interesting summary of different positions on Darwinism. It's a shame Darwin is not engaged with more; just for the sheer complexity and explanatory power it has. In phenomenology circles its taboo. How is he held in Kantian circles?http://chronicle.com/article/What-Darwins-Doubters-Get/64457/
In terms of phenomenology there is the versions of naturalistic phenomenology that got going with Varela for a while. In Kantian terms the real question is how Darwinian views relate to the account of teleology given in the second part of the Critique of Judgment. This is one of the questions that interest me, the other, raised in the attached videos by Fodor, concerns in what sense the laws of evolution are really "laws", that is, how they relate to the classic case of scientific laws, that of Newtonian mechanics. Planning to reflect later on both these questions!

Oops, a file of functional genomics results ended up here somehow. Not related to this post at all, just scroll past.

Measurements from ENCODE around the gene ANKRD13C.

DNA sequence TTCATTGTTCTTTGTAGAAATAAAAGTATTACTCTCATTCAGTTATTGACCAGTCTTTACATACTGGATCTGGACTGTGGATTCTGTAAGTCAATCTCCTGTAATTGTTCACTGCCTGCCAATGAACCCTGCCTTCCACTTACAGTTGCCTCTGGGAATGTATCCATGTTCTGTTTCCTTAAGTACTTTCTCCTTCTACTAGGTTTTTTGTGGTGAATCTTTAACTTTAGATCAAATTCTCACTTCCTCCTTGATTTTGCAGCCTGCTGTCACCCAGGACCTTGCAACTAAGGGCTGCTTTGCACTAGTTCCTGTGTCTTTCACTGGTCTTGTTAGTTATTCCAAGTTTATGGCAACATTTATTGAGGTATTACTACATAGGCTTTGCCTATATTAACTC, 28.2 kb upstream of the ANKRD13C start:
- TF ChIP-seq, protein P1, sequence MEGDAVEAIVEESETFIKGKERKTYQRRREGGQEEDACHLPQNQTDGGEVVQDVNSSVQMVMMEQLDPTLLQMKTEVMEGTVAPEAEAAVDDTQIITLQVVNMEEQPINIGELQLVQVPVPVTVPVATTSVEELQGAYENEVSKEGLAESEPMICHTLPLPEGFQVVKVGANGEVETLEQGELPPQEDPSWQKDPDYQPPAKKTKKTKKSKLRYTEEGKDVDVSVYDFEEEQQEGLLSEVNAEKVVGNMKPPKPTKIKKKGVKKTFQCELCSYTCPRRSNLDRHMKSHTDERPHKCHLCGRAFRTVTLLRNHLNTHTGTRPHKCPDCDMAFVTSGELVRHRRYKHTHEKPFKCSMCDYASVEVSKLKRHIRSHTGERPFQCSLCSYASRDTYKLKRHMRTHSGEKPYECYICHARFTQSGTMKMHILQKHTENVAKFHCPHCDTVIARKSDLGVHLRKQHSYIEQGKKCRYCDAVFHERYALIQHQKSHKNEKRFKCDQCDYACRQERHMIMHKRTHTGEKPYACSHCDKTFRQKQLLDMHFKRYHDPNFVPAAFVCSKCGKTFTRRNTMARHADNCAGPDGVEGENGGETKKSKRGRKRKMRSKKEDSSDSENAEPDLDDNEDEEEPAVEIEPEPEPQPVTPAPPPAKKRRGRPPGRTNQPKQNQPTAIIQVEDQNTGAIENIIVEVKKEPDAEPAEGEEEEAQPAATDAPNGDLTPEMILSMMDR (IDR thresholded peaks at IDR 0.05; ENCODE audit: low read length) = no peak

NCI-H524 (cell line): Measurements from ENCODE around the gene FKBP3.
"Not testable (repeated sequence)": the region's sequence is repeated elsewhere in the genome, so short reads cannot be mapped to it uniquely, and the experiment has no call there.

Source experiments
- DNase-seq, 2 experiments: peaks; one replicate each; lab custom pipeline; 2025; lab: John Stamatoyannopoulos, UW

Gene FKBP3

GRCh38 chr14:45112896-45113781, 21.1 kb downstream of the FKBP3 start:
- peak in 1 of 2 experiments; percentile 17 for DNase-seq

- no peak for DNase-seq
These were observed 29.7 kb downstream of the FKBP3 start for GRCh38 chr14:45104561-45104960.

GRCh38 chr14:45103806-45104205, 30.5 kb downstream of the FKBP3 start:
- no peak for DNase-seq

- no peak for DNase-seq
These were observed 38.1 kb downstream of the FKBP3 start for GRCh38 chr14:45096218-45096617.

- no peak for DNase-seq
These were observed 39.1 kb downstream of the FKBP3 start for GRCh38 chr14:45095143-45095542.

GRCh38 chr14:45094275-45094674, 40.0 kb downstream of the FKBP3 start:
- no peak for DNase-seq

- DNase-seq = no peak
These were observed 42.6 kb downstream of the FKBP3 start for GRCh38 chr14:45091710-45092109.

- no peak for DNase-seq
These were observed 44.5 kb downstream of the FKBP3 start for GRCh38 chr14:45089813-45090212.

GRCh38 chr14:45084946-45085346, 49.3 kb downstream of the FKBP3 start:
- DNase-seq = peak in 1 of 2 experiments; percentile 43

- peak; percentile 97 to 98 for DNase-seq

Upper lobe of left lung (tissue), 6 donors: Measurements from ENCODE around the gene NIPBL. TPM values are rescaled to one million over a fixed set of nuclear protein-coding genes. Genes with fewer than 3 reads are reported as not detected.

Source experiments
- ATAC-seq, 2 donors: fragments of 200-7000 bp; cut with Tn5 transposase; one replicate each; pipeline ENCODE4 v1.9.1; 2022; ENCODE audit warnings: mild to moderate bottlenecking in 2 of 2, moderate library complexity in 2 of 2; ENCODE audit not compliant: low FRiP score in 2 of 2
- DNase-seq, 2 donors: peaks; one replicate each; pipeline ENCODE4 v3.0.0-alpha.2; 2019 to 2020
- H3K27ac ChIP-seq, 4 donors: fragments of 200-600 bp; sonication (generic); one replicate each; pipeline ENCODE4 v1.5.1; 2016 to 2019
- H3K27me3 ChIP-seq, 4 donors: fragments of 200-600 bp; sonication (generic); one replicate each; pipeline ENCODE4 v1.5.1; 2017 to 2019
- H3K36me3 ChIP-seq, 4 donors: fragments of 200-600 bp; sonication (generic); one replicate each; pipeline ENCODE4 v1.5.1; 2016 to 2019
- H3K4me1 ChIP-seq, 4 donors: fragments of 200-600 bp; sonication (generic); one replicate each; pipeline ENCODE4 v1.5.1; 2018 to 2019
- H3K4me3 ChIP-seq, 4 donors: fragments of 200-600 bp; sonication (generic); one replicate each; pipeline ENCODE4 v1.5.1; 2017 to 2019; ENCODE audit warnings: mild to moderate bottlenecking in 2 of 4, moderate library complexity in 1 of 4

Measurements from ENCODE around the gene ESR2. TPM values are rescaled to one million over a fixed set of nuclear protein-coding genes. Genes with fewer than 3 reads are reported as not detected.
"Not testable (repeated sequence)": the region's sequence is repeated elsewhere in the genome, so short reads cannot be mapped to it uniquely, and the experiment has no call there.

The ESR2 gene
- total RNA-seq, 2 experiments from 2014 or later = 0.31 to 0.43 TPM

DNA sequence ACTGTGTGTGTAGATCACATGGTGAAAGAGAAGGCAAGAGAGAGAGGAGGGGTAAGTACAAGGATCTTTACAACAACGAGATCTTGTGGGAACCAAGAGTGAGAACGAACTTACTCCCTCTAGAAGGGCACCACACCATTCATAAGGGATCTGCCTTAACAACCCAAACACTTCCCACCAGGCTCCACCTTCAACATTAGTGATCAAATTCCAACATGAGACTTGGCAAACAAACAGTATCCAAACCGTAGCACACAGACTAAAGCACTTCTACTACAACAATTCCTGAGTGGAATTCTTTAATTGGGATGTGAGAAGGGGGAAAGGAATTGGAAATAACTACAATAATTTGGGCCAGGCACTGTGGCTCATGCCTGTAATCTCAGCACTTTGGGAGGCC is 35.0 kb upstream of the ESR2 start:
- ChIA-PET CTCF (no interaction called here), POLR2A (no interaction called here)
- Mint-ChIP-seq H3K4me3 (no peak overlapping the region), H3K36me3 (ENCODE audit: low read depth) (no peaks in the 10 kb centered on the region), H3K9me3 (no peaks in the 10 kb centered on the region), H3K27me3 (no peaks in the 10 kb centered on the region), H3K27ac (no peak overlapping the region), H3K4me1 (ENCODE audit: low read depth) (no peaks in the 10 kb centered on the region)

Matthew Ratcliffe's 'A Kantian Stance on the Intentional Stance', Biology and Philosophy, 16(1) is interesting here. He argues that a teleological conception of function and 'selection for' presupposes an 'instrumental agent in terms of whose plans and purposes the biological world is constituted'(46). Thus adopting Dennett's design in biology stance presupposes an unnaturalizable intentional stance. That said, I think this misconstrues the IS. Although the IS is not a direct candidate for naturalistic reduction, it is naturalizable if there are naturalistic explanations for why certain entities are predictable by treating them as intentional agents. So I don't see Dennett as a Kantian malgré soi.
Thanks for this comment David: would have to look up Ratcliffle's article. Not sure, on the basis of what you have reported, whether the view is really Kantian but would like to check it out.
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